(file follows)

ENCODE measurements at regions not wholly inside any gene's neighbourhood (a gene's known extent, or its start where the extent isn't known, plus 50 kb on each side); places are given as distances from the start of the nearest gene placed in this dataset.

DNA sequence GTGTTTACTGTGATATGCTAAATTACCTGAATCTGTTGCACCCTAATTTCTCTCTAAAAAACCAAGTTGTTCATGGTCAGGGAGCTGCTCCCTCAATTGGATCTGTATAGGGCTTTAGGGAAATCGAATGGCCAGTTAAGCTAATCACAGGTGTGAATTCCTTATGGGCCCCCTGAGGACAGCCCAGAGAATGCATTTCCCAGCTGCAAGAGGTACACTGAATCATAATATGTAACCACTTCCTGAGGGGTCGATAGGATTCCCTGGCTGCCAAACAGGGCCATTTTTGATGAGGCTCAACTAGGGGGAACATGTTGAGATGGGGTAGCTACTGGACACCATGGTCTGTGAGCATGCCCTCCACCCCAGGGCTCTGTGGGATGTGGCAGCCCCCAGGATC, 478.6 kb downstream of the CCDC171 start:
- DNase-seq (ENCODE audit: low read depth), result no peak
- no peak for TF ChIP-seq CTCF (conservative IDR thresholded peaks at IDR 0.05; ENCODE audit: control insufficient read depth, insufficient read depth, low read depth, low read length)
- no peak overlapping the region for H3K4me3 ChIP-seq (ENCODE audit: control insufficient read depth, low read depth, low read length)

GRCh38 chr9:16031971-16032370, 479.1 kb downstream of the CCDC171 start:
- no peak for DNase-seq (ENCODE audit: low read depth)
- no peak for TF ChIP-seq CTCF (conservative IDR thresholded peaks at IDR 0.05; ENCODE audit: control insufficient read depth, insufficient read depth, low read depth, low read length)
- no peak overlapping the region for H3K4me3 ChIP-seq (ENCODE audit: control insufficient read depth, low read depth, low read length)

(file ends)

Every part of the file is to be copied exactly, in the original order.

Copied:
ENCODE measurements at regions not wholly inside any gene's neighbourhood (a gene's known extent, or its start where the extent isn't known, plus 50 kb on each side); places are given as distances from the start of the nearest gene placed in this dataset.

DNA sequence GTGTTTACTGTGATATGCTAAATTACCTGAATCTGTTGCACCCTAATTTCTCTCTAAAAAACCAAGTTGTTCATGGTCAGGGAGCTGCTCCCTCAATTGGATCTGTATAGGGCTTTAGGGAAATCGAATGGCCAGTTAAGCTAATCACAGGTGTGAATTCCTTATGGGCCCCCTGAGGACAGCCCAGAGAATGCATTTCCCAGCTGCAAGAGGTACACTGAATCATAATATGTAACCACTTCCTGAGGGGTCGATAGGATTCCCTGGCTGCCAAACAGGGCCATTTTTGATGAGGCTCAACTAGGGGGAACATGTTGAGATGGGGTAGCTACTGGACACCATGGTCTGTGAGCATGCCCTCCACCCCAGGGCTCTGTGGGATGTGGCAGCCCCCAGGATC, 478.6 kb downstream of the CCDC171 start:
- DNase-seq (ENCODE audit: low read depth), result no peak
- no peak for TF ChIP-seq CTCF (conservative IDR thresholded peaks at IDR 0.05; ENCODE audit: control insufficient read depth, insufficient read depth, low read depth, low read length)
- no peak overlapping the region for H3K4me3 ChIP-seq (ENCODE audit: control insufficient read depth, low read depth, low read length)

GRCh38 chr9:16031971-16032370, 479.1 kb downstream of the CCDC171 start:
- no peak for DNase-seq (ENCODE audit: low read depth)
- no peak for TF ChIP-seq CTCF (conservative IDR thresholded peaks at IDR 0.05; ENCODE audit: control insufficient read depth, insufficient read depth, low read depth, low read length)
- no peak overlapping the region for H3K4me3 ChIP-seq (ENCODE audit: control insufficient read depth, low read depth, low read length)